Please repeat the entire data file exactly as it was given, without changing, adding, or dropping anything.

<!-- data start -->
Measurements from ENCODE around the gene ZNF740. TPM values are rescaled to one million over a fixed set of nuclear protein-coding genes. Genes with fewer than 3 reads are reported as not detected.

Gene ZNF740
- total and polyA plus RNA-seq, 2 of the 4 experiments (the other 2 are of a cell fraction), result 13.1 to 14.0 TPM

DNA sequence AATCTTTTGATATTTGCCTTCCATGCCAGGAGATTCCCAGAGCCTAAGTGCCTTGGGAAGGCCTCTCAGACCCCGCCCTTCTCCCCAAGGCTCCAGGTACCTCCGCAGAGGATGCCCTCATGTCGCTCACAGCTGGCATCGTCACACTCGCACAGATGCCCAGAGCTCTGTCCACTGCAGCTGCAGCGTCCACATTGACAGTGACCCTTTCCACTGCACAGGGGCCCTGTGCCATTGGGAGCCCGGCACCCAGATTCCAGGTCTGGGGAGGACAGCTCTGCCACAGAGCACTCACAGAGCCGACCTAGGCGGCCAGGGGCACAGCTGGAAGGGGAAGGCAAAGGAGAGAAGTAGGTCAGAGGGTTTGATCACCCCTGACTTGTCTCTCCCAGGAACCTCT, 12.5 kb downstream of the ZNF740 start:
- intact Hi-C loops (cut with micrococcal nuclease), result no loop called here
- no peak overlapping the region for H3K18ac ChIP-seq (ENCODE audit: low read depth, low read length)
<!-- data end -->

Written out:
Measurements from ENCODE around the gene ZNF740. TPM values are rescaled to one million over a fixed set of nuclear protein-coding genes. Genes with fewer than 3 reads are reported as not detected.

Gene ZNF740
- total and polyA plus RNA-seq, 2 of the 4 experiments (the other 2 are of a cell fraction), result 13.1 to 14.0 TPM

DNA sequence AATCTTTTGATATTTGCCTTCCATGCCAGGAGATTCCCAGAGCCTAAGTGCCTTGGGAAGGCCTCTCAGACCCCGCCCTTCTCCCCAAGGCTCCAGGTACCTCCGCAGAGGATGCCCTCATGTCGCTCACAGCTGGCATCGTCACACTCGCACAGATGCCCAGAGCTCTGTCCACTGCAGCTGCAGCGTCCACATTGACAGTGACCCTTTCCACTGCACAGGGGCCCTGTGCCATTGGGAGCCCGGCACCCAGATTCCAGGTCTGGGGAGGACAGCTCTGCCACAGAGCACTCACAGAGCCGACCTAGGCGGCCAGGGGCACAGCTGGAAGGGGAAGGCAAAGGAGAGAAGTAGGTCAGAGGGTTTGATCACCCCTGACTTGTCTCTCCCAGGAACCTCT, 12.5 kb downstream of the ZNF740 start:
- intact Hi-C loops (cut with micrococcal nuclease), result no loop called here
- no peak overlapping the region for H3K18ac ChIP-seq (ENCODE audit: low read depth, low read length)